The United Nations Resolution 1325 on “Women, Peace and Security” (WPS), adopted in 2000, is often remarked as a historical resolution – a resolution that emphasizes the important role women play in peace negotiations and peacebuilding efforts, and the importance of their full involvement in all aspects of maintaining and promoting peace and security. Together with seven supporting resolutions it forms the United Nations Women, Peace and Security Framework (WPS framework), which aims to protect and promote the role of women in conflict and post-conflict situations. This paper looks at how an international top-down development framework can be applied and implemented at national level from the perspective of security. Drawing from initial data from civil society interviews as well as reflecting on feminist theories of security, the presentation examines how a development approach such as the WPS framework can be applied to the political and societal context of South Africa. It will examine this through the lens of security – how is security defined by Resolution 1325 and what are the implications of this definition to the implementation process? The distinction between conflict and safe zones is a myth that does not hold truth anymore in the conflict of our times. Yet Resolution 1325 was designed to be implemented in post-conflict situations. The paper will examine the applicability of the WPS framework to improve gender security in South Africa which is not traditionally considered a post-conflict country, yet is still experiencing many issues around economic, political and social problems which can be associated with a country in conflict. The way in which the WPS framework has been used has proved to be problematic for women in South Africa. The lines between the different aspects of security are often blurry – do these definitions restrict the national governments and civil society organisations on implementing, what is otherwise a fit for purpose development agenda, effectively to the local context?
3. Development as Crisis: The role of financialization. Authors: Nikodemus Solitander, Centre for Corporate Responsibility, Hanken School of Economics, Helsinki, Finland. Johanna Järvelä.
The crisis of poverty is increasingly framed as a problem of finance. The last twenty years has seen a rapid increased focus on private-driven development coupled with the idea that a larger part of development funding needs to come from financial markets, financial instruments, financial innovation and financial logics at large. In the context of Finnish development aid, this is manifested in the increased financialization of previously non-financial actors of development aid (such as NGOs), the increased role of quasi-state actors such Development Finance Institutions, as well as the use of private-equity funds to increase the returns of development assistance. The launch of the Sustainable Development Goals (SDGs) marked the firm entrenchment of these ideals as various UN organizations seamlessly combined the disruptive logics of finance to the radical changes necessitated by the environmental and social crises that the SDGs and Agenda 2030 are meant to address. Influenced by the ‘logics approach’ of policy studies (Glynos et al. 2015; Howarth et al. 2016) we show how the financialization development has accelerated after the financial crisis of 2007-2008, how the ‘crisis of development aid’ has increased the reliance on private capital in general, but finance capital in particular, how this shift is legitimated through political logics of “state/poverty/sustainability friendly” policies and backed up by fantasmatic articulations of the urgency of the looming climate crisis behind the SDGs coupled with the notion of ‘profound disruptive power’ of finance.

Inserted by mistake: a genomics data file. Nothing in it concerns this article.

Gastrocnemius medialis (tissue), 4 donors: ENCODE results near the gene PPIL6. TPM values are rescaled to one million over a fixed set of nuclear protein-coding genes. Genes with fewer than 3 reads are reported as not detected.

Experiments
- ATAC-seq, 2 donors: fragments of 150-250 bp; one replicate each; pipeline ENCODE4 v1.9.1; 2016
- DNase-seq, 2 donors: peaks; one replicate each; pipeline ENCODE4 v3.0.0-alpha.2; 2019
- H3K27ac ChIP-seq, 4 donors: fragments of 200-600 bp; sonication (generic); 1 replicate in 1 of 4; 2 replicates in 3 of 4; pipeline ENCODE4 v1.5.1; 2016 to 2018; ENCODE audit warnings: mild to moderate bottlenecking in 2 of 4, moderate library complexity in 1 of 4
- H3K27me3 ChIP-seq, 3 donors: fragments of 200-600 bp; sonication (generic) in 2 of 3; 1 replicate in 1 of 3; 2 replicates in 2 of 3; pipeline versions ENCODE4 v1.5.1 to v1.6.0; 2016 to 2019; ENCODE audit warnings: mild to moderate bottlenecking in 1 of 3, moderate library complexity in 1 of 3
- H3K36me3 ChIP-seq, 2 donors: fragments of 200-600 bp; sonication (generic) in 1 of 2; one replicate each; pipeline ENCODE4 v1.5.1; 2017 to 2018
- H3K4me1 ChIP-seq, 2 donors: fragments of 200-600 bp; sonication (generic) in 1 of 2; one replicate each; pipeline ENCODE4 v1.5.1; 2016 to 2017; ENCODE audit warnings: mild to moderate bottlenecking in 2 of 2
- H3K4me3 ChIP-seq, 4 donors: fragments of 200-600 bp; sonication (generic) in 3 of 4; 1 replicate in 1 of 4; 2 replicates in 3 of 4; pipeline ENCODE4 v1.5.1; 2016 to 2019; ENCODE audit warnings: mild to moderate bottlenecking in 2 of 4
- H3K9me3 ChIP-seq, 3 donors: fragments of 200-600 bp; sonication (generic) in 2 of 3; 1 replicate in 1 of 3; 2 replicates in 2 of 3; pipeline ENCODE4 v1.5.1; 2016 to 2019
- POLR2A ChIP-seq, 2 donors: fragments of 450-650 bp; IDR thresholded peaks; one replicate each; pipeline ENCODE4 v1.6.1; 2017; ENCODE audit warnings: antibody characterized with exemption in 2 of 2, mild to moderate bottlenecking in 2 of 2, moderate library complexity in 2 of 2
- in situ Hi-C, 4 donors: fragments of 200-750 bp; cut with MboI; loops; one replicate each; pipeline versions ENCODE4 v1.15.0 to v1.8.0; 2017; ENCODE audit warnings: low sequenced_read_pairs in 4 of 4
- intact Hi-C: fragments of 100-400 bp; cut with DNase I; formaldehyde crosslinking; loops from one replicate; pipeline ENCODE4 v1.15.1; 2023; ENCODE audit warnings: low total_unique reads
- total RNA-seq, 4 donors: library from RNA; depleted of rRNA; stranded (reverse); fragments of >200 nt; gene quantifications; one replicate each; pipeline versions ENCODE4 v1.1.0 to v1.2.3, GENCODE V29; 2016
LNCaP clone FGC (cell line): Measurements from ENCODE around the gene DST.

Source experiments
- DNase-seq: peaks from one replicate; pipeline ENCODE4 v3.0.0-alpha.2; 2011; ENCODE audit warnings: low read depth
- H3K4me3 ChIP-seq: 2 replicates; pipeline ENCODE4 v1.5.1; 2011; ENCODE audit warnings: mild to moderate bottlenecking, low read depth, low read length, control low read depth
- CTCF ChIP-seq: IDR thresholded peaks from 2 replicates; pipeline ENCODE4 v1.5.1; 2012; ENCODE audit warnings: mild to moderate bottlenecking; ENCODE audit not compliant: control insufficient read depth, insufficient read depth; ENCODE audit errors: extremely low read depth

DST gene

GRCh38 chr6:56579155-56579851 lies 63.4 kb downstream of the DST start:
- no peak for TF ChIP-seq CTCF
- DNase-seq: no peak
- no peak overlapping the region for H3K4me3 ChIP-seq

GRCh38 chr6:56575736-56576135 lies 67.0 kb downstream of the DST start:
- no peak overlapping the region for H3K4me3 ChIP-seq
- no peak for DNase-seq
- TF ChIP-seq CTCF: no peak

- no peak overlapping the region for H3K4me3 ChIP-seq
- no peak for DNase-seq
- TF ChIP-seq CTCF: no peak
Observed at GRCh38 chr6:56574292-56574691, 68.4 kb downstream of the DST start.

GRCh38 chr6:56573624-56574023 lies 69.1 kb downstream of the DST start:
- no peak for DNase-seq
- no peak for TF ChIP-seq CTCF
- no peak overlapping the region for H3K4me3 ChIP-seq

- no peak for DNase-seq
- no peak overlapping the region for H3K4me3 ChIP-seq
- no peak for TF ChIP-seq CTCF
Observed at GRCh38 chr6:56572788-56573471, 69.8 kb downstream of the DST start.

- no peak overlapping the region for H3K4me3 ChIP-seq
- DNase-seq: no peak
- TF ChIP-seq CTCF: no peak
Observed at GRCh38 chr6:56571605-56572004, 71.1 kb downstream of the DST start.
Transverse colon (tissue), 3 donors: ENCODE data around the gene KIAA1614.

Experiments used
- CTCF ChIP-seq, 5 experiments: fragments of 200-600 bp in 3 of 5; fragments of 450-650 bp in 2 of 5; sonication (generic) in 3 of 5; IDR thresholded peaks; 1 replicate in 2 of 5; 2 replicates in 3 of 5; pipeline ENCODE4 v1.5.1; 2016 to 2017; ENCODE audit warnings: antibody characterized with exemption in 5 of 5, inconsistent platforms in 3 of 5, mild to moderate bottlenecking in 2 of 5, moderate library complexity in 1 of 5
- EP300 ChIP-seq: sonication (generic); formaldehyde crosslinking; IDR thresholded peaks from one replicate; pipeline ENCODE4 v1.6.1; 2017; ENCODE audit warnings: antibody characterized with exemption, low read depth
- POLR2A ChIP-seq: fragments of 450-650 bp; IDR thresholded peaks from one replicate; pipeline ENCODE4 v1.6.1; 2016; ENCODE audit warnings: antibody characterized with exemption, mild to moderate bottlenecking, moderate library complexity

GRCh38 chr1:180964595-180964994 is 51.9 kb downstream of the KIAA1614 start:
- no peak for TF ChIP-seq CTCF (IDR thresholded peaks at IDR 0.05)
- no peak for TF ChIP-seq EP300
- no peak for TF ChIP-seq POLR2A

4. Failures in addressing the palm oil sustainability crisis: Graduated sovereignty and graduated optics. Martin Fougère, Hanken School of Economics, Helsinki, Finland; Rohit Varman, Deakin University, Melbourne, Australia.